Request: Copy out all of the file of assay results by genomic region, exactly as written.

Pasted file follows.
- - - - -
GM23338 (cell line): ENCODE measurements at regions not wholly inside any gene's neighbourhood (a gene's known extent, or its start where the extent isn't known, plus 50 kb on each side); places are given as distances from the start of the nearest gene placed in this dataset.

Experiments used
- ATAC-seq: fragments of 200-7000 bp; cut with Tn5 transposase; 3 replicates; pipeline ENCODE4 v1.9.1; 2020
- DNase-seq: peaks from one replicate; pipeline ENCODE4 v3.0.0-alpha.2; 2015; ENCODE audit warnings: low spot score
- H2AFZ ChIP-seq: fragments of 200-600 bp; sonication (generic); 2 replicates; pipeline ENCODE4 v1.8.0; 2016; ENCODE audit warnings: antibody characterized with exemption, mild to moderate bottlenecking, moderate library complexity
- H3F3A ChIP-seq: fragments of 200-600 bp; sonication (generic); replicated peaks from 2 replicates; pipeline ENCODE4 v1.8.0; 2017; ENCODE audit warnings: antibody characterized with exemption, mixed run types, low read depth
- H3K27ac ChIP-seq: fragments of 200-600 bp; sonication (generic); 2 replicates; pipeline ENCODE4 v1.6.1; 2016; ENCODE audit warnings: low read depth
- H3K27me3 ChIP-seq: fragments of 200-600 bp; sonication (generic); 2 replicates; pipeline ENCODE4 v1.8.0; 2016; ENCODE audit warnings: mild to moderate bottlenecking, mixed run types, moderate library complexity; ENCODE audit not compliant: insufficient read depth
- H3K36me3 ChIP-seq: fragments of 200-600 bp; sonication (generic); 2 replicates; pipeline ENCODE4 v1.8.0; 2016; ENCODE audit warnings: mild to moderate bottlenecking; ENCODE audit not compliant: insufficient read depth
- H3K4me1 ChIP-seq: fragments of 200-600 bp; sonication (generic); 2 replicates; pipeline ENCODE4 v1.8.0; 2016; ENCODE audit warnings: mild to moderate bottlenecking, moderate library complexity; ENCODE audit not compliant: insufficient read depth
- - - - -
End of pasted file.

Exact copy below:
GM23338 (cell line): ENCODE measurements at regions not wholly inside any gene's neighbourhood (a gene's known extent, or its start where the extent isn't known, plus 50 kb on each side); places are given as distances from the start of the nearest gene placed in this dataset.

Experiments used
- ATAC-seq: fragments of 200-7000 bp; cut with Tn5 transposase; 3 replicates; pipeline ENCODE4 v1.9.1; 2020
- DNase-seq: peaks from one replicate; pipeline ENCODE4 v3.0.0-alpha.2; 2015; ENCODE audit warnings: low spot score
- H2AFZ ChIP-seq: fragments of 200-600 bp; sonication (generic); 2 replicates; pipeline ENCODE4 v1.8.0; 2016; ENCODE audit warnings: antibody characterized with exemption, mild to moderate bottlenecking, moderate library complexity
- H3F3A ChIP-seq: fragments of 200-600 bp; sonication (generic); replicated peaks from 2 replicates; pipeline ENCODE4 v1.8.0; 2017; ENCODE audit warnings: antibody characterized with exemption, mixed run types, low read depth
- H3K27ac ChIP-seq: fragments of 200-600 bp; sonication (generic); 2 replicates; pipeline ENCODE4 v1.6.1; 2016; ENCODE audit warnings: low read depth
- H3K27me3 ChIP-seq: fragments of 200-600 bp; sonication (generic); 2 replicates; pipeline ENCODE4 v1.8.0; 2016; ENCODE audit warnings: mild to moderate bottlenecking, mixed run types, moderate library complexity; ENCODE audit not compliant: insufficient read depth
- H3K36me3 ChIP-seq: fragments of 200-600 bp; sonication (generic); 2 replicates; pipeline ENCODE4 v1.8.0; 2016; ENCODE audit warnings: mild to moderate bottlenecking; ENCODE audit not compliant: insufficient read depth
- H3K4me1 ChIP-seq: fragments of 200-600 bp; sonication (generic); 2 replicates; pipeline ENCODE4 v1.8.0; 2016; ENCODE audit warnings: mild to moderate bottlenecking, moderate library complexity; ENCODE audit not compliant: insufficient read depth